HIV stands for human immunodeficiency virus. It is primarily transmitted in blood, semen and vaginal fluids via condomless sex or sharing injecting equipment. HIV is the virus that can cause AIDS.
Acquired immune deficiency syndrome (AIDS) is not a single disease. It is a diagnosis that results from a spectrum of conditions that can occur when a person’s immune system is seriously damaged after years of attack by HIV. The terms HIV and AIDS are not interchangeable, but it is possible to move in and out of an AIDS diagnosis. It is important to remember that a person who is infected with HIV does not necessarily have AIDS. However, all people with AIDS have HIV.
HIV damages the body’s immune system and renders the body vulnerable to other diseases and infections – its symptoms are most commonly similar to those of any chronic viral infection. During advanced stages of HIV infection, a person may develop any of a number of opportunistic infections considered to be AIDS defining illnesses.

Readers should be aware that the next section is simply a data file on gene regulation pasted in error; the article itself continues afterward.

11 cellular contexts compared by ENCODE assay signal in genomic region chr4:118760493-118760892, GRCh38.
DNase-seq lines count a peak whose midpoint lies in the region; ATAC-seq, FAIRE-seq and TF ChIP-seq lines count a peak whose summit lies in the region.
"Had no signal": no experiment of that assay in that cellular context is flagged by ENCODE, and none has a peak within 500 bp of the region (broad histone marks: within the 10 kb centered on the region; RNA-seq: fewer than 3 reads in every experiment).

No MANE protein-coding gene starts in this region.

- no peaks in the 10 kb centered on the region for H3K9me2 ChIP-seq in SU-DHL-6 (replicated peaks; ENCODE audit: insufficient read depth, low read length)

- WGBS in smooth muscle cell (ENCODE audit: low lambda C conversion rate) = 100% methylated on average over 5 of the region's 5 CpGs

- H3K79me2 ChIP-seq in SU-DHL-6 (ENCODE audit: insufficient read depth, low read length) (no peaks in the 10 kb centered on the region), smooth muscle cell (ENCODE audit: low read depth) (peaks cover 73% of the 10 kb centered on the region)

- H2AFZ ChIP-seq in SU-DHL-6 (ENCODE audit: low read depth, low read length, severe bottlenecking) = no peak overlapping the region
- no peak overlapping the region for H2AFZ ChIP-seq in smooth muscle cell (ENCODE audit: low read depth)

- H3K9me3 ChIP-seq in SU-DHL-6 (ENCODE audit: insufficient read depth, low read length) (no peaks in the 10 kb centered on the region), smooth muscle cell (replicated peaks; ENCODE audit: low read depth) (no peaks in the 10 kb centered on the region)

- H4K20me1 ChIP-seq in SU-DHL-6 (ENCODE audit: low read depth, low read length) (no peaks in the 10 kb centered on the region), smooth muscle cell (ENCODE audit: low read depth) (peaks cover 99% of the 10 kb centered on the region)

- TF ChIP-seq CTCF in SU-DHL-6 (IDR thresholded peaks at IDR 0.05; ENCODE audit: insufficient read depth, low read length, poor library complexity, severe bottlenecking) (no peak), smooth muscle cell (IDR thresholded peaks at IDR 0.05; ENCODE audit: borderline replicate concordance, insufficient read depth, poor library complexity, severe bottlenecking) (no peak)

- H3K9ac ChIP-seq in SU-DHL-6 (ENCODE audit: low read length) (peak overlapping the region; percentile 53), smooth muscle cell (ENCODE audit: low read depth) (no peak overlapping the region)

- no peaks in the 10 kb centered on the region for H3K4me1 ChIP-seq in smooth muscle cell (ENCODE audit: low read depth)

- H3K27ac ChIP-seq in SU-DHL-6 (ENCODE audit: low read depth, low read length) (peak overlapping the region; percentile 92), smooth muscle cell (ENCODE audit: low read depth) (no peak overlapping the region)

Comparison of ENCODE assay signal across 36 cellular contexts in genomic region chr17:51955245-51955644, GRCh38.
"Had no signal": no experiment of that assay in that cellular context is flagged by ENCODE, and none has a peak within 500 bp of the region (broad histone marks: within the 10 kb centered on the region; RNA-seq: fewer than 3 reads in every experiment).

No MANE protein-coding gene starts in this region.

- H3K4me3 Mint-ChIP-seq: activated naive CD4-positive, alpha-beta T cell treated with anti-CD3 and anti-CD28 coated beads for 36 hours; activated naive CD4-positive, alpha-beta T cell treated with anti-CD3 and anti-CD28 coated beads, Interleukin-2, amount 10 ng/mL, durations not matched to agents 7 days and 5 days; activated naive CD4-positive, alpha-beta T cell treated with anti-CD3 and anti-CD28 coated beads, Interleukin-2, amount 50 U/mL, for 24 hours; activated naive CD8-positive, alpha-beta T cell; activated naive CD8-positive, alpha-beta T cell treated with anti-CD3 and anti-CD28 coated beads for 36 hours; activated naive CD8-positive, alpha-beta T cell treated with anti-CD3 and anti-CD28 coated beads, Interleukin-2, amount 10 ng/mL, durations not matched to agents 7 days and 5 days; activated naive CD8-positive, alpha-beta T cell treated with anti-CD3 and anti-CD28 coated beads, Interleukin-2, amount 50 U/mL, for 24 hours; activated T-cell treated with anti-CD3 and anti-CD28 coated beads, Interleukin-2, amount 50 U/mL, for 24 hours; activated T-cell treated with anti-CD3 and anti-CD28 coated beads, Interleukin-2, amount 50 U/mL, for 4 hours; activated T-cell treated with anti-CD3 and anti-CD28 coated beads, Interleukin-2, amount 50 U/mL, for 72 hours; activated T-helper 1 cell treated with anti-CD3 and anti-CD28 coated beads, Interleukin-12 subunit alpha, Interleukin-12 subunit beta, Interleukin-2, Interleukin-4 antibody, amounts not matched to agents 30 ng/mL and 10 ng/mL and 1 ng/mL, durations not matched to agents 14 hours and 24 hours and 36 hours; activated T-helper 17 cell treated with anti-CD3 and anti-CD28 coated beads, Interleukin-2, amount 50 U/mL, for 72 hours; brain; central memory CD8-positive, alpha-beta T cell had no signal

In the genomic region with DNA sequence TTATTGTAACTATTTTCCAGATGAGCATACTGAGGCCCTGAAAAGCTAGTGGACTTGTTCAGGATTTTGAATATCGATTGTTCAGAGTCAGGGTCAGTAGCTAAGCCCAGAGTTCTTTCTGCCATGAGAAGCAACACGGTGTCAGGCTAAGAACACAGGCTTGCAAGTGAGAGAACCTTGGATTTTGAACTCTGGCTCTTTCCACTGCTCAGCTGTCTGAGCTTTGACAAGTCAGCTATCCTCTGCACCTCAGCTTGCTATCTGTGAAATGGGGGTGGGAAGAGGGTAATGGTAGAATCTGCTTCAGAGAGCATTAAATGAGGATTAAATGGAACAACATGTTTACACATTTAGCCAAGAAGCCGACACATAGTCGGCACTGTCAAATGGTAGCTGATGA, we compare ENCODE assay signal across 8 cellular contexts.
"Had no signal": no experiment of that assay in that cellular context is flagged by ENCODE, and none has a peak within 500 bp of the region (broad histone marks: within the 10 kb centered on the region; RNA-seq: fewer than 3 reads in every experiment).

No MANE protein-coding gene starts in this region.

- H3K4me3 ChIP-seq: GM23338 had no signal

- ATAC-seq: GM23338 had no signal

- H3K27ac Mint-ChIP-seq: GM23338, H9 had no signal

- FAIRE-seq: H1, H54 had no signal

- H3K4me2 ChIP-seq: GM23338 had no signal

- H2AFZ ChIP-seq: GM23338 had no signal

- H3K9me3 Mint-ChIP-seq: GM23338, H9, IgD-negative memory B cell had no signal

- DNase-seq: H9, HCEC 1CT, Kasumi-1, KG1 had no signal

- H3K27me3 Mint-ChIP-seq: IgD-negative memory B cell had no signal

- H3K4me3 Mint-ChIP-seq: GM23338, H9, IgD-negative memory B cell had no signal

Despite advances made over the course of the epidemic HIV and AIDS are still here and there is no cure or vaccine.
HIV is detected by an HIV antibody test. It is incorrect to call it an ‘AIDS test’ because the test cannot detect AIDS, but instead detects the antibodies that are produced as a result of HIV infection. It can take up to 12 weeks for someone’s immune system to produce antibodies to HIV. This is called the ‘window period’. An HIV antibody test performed during this window period could be negative even though the person may be HIV-positive. There are now special blood tests (nucleic acid amplification) which can detect HIV infection during the window period.
A person who has a positive HIV antibody test can be referred to as being ‘HIV-positive’.